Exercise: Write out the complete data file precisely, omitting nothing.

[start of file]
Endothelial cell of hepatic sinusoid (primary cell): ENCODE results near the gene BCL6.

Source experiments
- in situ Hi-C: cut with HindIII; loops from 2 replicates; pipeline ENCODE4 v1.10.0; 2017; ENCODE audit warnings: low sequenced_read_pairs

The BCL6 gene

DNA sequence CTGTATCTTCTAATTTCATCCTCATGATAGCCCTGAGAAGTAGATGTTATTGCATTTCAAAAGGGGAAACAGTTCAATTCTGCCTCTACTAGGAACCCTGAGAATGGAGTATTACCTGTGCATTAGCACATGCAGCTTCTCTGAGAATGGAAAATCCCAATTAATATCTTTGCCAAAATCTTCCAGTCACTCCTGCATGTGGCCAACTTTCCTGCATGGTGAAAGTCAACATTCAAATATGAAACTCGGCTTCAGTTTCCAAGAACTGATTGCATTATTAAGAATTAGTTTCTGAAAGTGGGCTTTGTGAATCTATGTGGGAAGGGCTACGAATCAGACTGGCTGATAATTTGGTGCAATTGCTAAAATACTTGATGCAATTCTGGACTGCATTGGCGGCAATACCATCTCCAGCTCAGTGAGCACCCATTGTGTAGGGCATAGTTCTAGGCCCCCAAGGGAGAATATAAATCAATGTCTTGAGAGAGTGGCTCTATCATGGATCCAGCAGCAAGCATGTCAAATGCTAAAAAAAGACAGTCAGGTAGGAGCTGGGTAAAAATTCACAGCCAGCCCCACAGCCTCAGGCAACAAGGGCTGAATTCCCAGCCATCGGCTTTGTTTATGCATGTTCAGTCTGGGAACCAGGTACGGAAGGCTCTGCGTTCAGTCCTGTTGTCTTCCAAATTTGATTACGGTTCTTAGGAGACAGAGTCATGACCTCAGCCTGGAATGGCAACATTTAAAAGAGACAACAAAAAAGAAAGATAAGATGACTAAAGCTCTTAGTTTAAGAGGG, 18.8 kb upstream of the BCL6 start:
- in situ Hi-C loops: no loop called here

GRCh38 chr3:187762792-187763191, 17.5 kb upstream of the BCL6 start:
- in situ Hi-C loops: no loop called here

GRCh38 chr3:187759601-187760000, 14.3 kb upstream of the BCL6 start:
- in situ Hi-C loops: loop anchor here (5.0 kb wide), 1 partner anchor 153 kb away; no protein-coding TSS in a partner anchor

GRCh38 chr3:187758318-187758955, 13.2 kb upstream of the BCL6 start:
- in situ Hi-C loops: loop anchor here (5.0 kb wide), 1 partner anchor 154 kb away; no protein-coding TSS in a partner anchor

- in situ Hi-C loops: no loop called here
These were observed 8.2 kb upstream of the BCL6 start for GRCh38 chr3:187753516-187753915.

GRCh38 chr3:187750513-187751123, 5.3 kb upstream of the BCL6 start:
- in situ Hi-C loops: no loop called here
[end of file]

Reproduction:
Endothelial cell of hepatic sinusoid (primary cell): ENCODE results near the gene BCL6.

Source experiments
- in situ Hi-C: cut with HindIII; loops from 2 replicates; pipeline ENCODE4 v1.10.0; 2017; ENCODE audit warnings: low sequenced_read_pairs

The BCL6 gene

DNA sequence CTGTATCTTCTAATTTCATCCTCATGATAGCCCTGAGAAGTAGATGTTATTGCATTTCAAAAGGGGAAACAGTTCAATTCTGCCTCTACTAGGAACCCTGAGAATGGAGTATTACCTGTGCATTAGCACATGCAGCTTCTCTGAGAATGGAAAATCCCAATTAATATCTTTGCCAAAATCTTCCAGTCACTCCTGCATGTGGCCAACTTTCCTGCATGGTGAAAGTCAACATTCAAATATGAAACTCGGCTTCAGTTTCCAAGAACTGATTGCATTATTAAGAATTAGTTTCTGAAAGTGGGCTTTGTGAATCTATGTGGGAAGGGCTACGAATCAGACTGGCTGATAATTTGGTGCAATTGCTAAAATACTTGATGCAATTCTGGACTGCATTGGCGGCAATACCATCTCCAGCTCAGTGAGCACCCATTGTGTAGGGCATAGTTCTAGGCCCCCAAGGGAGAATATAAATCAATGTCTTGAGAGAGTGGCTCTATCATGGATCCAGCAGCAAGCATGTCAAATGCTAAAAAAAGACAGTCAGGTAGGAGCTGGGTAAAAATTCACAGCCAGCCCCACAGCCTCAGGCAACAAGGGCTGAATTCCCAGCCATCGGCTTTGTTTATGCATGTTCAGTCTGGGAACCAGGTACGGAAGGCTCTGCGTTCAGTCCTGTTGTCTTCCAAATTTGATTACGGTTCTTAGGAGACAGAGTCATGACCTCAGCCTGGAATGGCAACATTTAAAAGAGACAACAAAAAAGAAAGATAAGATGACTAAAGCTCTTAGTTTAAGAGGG, 18.8 kb upstream of the BCL6 start:
- in situ Hi-C loops: no loop called here

GRCh38 chr3:187762792-187763191, 17.5 kb upstream of the BCL6 start:
- in situ Hi-C loops: no loop called here

GRCh38 chr3:187759601-187760000, 14.3 kb upstream of the BCL6 start:
- in situ Hi-C loops: loop anchor here (5.0 kb wide), 1 partner anchor 153 kb away; no protein-coding TSS in a partner anchor

GRCh38 chr3:187758318-187758955, 13.2 kb upstream of the BCL6 start:
- in situ Hi-C loops: loop anchor here (5.0 kb wide), 1 partner anchor 154 kb away; no protein-coding TSS in a partner anchor

- in situ Hi-C loops: no loop called here
These were observed 8.2 kb upstream of the BCL6 start for GRCh38 chr3:187753516-187753915.

GRCh38 chr3:187750513-187751123, 5.3 kb upstream of the BCL6 start:
- in situ Hi-C loops: no loop called here